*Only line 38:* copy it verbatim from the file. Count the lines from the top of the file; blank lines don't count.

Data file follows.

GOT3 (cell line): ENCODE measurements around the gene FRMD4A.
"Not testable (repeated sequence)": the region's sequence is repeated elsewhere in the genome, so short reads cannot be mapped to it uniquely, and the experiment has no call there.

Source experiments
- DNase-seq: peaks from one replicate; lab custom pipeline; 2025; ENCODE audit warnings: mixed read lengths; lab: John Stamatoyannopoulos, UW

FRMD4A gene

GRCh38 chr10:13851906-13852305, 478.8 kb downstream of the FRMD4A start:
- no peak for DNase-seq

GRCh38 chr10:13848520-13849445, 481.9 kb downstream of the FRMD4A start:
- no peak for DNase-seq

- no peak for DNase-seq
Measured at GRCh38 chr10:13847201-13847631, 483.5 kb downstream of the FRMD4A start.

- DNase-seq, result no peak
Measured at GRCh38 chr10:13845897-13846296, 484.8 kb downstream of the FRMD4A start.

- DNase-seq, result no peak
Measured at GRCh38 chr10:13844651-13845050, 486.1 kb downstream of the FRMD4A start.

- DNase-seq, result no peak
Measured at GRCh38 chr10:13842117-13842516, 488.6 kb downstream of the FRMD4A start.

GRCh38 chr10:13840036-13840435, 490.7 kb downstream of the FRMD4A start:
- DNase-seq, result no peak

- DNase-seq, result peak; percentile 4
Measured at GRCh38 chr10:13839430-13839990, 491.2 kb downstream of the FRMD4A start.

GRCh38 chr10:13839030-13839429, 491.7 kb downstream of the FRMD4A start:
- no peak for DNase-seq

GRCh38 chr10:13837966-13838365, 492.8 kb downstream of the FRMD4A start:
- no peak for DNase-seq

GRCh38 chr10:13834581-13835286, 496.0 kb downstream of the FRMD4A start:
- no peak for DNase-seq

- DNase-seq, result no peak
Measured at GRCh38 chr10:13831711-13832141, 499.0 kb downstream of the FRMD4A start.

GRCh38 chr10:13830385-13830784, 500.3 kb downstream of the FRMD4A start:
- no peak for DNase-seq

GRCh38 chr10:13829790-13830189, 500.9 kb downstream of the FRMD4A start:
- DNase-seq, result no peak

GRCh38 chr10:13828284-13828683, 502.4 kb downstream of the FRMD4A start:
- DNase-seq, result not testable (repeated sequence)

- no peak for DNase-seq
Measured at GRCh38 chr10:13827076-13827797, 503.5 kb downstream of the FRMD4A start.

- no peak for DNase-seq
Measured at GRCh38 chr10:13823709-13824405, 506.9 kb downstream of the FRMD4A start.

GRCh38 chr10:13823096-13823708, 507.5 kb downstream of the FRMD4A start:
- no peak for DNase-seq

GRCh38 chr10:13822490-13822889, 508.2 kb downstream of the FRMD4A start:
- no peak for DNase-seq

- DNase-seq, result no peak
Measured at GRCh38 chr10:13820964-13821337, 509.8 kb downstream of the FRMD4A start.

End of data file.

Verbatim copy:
- no peak for DNase-seq